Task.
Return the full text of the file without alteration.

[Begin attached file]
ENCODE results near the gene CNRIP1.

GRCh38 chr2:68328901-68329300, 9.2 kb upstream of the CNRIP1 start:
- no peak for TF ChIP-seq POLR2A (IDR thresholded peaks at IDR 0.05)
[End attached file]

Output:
ENCODE results near the gene CNRIP1.

GRCh38 chr2:68328901-68329300, 9.2 kb upstream of the CNRIP1 start:
- no peak for TF ChIP-seq POLR2A (IDR thresholded peaks at IDR 0.05)